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Baseball Prop Bets – Can They Be Profitable?

Baseball Prop Bets - Aaron Judge

With summer now upon us, the Major League Baseball (MLB) season is in full swing, and that means bettors have dozens of games on the daily schedule.

Division races are heating up, contenders are emerging from the crowd, and even cellar-dwellers have prospects coming up to the big show to see what they can do. Between the exploits of two-way rookie Shohei Ohtani – blowing away batters as an ace starter and bashing dingers as a DH for the Los Angeles Angels – to New York Yankees sluggers Giancarlo Stanton and Aaron Judge leading the latest incarnation of the Bronx Bombers, baseball is back in full effect.

But the beauty of America’s Pastime is in the game’s subtle intricacies, something avid bettors know quite well. You don’t have to stick with the game score when betting on baseball, as most sportsbooks offer dozens of proposition wagers – also known as prop bets – for each game on the day’s docket.

I’m talking everything from bets based on the game’s first five innings – when starting pitchers tend to decide the outcome – to wagers on which team will cross the plate first, or reach a certain number of runs. You can bet on whether or not a big basher will go yard, or which batter will accumulate the most offensive statistics.

Pretty much anything and everything that happens on the field during an MLB game is up for grabs when you’re prop betting. And these fun wagers aren’t limited to the online sportsbook sphere either. You’ll find a long lineup of baseball prop bets waiting at any major sportsbook in Nevada – or Delaware and New Jersey as of this June.

Quantity is always nice, but what about quality?

The goal for any thinking bettor isn’t simply to get action down, but to derive consistent profits from your hobby. And while a good prop bet can certainly be entertaining, if not downright exciting, they are typically longshots that favor the house.

Given the ongoing hubbub about sports betting legalization on the federal level, and with the All-Star Game fast approaching, it’s time to study your baseball prop bets. Below you’ll find a list of the most popular baseball prop bets, along with descriptions on how each one works.

From there, I’ll discuss each wager’s relative merits from the perspective of profitability. The goal here is to determine which baseball prop bets are worth your time, and which should be sent down to the minors.

In the end, I hope to leave readers better prepared to bet on baseball props throughout 2018 and beyond.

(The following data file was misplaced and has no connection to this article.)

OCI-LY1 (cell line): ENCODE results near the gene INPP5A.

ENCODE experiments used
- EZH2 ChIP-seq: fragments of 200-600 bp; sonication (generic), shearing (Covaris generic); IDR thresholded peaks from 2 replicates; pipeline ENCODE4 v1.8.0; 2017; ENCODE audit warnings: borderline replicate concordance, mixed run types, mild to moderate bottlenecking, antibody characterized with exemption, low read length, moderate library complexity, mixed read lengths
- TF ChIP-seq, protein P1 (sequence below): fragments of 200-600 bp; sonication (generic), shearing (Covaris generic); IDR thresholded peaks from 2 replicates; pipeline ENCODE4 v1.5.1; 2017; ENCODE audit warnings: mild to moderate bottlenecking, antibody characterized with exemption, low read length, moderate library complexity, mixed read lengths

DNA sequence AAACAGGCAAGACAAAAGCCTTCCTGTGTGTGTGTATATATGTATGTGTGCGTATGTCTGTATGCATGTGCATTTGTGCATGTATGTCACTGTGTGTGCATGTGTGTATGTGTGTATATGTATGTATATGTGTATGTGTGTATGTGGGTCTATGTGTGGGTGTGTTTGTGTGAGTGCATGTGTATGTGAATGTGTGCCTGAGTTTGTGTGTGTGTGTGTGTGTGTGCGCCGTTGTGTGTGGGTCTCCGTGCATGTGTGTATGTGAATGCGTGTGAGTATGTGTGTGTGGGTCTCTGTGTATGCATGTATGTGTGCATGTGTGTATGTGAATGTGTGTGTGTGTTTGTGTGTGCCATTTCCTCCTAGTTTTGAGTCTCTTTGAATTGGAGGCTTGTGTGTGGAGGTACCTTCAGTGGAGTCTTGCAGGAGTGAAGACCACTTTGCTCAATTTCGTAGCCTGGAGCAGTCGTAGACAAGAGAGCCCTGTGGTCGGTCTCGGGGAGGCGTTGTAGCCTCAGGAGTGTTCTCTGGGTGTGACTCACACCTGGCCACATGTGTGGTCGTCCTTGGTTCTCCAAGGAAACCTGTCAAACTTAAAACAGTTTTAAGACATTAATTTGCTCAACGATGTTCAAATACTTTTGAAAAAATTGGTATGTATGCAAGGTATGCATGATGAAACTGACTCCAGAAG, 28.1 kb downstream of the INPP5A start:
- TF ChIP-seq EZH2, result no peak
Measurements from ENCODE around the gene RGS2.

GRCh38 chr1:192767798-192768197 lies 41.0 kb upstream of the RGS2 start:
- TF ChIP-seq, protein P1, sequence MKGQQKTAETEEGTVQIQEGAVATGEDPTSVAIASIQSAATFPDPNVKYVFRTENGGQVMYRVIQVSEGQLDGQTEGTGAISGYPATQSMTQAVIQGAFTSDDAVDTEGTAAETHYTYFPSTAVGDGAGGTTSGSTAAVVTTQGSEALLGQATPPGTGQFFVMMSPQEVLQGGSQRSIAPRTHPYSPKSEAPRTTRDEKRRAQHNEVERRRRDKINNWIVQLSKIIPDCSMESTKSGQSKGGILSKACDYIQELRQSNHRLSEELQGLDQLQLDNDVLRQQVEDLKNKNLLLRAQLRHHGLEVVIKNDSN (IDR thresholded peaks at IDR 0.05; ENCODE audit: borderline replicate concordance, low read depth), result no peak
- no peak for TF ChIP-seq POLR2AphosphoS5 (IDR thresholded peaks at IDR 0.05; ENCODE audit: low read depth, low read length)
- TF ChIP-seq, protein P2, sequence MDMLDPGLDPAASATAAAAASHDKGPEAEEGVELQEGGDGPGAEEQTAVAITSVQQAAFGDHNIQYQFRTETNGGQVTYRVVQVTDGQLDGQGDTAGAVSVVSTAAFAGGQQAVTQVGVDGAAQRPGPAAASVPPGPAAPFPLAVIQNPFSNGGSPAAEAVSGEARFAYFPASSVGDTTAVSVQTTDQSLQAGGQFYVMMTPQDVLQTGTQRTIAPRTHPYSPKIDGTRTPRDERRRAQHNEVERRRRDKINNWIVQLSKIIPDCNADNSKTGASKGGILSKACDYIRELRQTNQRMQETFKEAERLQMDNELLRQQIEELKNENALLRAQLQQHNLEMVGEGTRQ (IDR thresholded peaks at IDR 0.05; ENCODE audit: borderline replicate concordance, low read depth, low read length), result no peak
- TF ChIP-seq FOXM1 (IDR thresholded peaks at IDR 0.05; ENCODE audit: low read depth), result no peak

Game Props

The first list of wagers are what we call game props, or prop bets that concern the game itself rather than individual player performance.

To excel at these props, bettors should have a keen sense of how two teams will match up against one another. Their relative place in the standings, recent injury news or roster turnover, and run differential – the holy grail of comparative statistics – can all be used to gain an edge on game props.

Parlays

A parlay bet isn’t technically considered to be a prop bet, but I’ve chosen to include it here because it’s different than your standard single-game wager on the final score.

When you place a parlay bet, you’ll be linking two or more results on a single ticket – and that ticket can only cash when all results win and/or tie.

Example:

Let’s say the Washington Nationals are hosting the lowly Cincinnati Reds, with all-world ace Max Scherzer toeing the rubber for the Nats. In this case, you want to back the big favorite, but massive moneyline odds of (-240) on Washington make the wager less desirable. To compensate, you could find a second wager to add in, turning your one-team ticket into a two-team parlay.

In this example, you could find another team to insert into the parlay, or add the Over / Under game total (more on this to come) from the Nationals / Reds game.

In either case, linking two bets on a single parlay ticket significantly increases your payout odds. Whereas a $100 wager on Scherzer at (-240) would pay out just $41.67 in profit, adding a second wager on the Under of 6.5 runs at (+105) odds inflates the potential payout to $190.42.

You can learn more about parlay odds using this handy calculator tool, but sufficed to say, linking just a few bets on one ticket can produce enormous payouts.

Here’s the rub though: you’ve got to win (or at least push) on all segments of a parlay in order to collect. Perhaps Scherzer twirls a gem and secures you an easy win, but a few late runs surrendered by the bullpen creates a 5-2 final score.

In this scenario, the Nationals’ victory isn’t enough, as the final score totaled 7 runs – just pipping your Under 6.5 wager.

Parlays are a notoriously high-risk, high-reward affair, but are they truly profitable?

Not according to Joe Osborne, an analyst for the sports betting website OddsShark. Per Osborne’s data, parlaying big MLB favorites together instead of simply betting them separately is a losing play over the long run:

“Should you bet big MLB favorites individually or look to parlay them?
If you did a $100 parlay on the two biggest favorites every single day last season, you’d be down -$123.07.
If you did individual $100 bets on those teams, you’d be up +$181.94.
Stick to 2-unit moneyline bets.”

With that said, Osborne did celebrate a few feats of parlay heroics from his Twitter followers, one of which turned $50 into $12,000 by nailing an ambitious seven-team MLB parlay.

Given the import of Osborne’s analysis – and the inherent difficulty of hitting any wager let alone several at the same time – parlays aren’t the most profitable prop bet by any means.

Profitability Grade = C+

Run Line

For a standard single-game bet, you’ll be backing one team or another to win the game outright.